MUSIC NOTATION
Music notation describes the pitch, timing and duration of sounds & silence called musical Notes and Rests, which are represented by graphic symbols:
Notes -                   Rests -            


Notes and Rests are placed on a grid of horizontal lines separated by spaces. The grid is called a Staff or Stave. The plural form of either word is staves.
The Staff has 5 lines separated by 4 spaces as seen below.

Notes may sit on a line (where the line passes through the note-head), in the space between two lines (where the note-head lies between two adjacent lines), in the space above the top line or on the space below the bottom line.


Notes outside the range covered by the lines and spaces of the staff are placed on, above or below shorter lines, called Leger Lines, which can be placed above or below the staff.


The higher the pitch of the note, the higher vertically the note will be placed on the staff.   Notes are named using the letters from the music alphabet;

A, B, C, D, E, F and G.
To establish the pitch of any note on the staff we place another graphic symbol called a Clef (from the Latin clavis meaning key) at the far left-hand side of the staff. The clef establishes the pitch of the note on one particular line of the staff and thereby fixes the pitch of all the other notes lying on, or related to, the same staff.

It is common practice to visualise each clef as a part of a much larger grid of eleven horizontal lines and ten spaces known variously as the Grand Staff or Grand Stave.

The piano has the greatest range of notes (88) and uses the Grand Staff with 2 clefs, the Treble Clef and the Bass Clef . Each clef has a different range of notes and tells us the note names and their pitch to be played. Every instrument or voice is written for a specific clef.

Here are the 4 clefs used today:
TREBLE    CLEF

The Treble clef is also called the G clef because the inner curve of the clef symbol marks the horizontal line, marked in red in the diagram below, associated with the note G above middle C.   The treble clef is actually a stylised letter G.


The names of the four inner spaces of the treble clef read upwards to spell the word FACE.


The five lines read upwards to spell EGBDF which you can remember using the phrase 'Every Good Boy Deserves Fudge'.


                                                                                                                               
BASS    CLEF

The Bass clef is also called the F clef because the two dots in the clef symbol lie above and below the horizontal line, marked in red in the diagram, associated with the note F below middle C. The bass clef symbol is actually a stylised letter F where the two horizontal lines of the letter have been reduced to two dots.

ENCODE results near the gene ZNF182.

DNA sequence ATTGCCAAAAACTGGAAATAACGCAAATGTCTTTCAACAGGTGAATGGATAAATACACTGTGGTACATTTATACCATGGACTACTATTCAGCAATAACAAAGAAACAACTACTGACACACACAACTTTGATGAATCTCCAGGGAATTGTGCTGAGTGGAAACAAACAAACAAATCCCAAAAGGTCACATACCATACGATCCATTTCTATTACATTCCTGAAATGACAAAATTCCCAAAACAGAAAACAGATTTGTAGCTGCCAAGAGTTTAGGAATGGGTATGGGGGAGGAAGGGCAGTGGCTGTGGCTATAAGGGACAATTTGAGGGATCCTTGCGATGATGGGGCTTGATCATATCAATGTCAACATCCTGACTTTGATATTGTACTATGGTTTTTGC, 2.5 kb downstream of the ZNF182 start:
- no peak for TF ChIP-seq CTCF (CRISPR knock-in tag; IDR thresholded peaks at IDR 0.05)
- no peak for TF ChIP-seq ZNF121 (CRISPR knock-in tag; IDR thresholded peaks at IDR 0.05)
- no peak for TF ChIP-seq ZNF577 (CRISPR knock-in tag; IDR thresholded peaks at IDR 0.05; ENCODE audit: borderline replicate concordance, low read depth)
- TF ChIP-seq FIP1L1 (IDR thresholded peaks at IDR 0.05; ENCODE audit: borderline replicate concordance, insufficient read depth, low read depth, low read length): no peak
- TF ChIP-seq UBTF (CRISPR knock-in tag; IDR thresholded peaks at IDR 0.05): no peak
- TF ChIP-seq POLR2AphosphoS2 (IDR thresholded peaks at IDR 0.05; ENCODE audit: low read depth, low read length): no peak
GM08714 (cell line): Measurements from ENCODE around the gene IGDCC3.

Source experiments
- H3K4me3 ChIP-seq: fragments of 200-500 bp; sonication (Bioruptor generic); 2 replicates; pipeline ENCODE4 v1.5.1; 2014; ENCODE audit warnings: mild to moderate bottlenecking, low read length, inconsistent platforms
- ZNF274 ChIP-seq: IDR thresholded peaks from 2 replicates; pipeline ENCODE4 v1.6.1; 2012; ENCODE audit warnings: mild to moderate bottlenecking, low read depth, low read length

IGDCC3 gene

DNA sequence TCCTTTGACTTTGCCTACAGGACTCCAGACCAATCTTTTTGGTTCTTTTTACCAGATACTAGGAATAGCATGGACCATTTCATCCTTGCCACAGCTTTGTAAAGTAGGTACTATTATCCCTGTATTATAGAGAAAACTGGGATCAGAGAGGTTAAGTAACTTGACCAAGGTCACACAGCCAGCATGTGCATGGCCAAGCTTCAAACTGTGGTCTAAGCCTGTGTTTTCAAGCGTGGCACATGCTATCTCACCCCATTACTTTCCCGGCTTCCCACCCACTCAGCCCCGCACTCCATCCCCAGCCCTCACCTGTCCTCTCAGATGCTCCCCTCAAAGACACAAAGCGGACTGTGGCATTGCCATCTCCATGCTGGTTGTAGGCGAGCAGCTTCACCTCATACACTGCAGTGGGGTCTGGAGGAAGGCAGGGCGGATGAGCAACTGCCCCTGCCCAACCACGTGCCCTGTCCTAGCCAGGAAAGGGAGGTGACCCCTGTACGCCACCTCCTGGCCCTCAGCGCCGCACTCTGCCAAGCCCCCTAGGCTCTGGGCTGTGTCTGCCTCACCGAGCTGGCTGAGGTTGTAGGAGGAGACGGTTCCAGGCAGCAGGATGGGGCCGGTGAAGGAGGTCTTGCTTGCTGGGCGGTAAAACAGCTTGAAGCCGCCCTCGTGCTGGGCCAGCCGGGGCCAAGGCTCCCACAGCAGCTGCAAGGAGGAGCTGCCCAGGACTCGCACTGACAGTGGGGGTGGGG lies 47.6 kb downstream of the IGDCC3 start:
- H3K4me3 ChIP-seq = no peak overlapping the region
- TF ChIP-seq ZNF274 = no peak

The names of the four inner spaces of the bass clef read upwards spell ACEG which you can remember using the phrase 'All Cows Eat Grass'.


For the notes on the lines of the Bass Clef (from bottom to top) GBDFA which you can remember using the phrase 'Good Boys Deserve Fudge Always'.


                                                                                                                               
ALTO & TENOR    CLEFS

There are 2 other clefs used in music notation, the Alto and Tenor clefs, which are also known as the C clefs.

The Alto clef is one that use the C clef symbol, so named because the clef symbol is centered on the horizontal line associated with the note middle C. The Alto Clef is currently used for the viola, the viola da gamba, and the alto trombone.



The Tenor clef is used to avoid excessive leger lines when notating very high passages for instruments that normally have their parts written in bass clef. The tenor clef was employed for the tenor voice, although today it is more commonly found in music for the larger tenor and bass viols, some brass instruments (e.g. tenor trombone) and when playing higher notes on the violoncello or bass. The clef is also required for playing much of the bassoon repertoire.


Here are all 4 clefs with Middle C marked on each clef. Various instruments have different pitch ranges such that they use different clefs to avoid extensive use of Leger Lines. This is the reason why there are different clefs used.



The names of the lines and spaces of all 4 clefs:


The guitar uses the Treble Clef with the notes shown below.


It should be noted that guitars have different length fretboards with anywhere between 20 to 24 frets.
 




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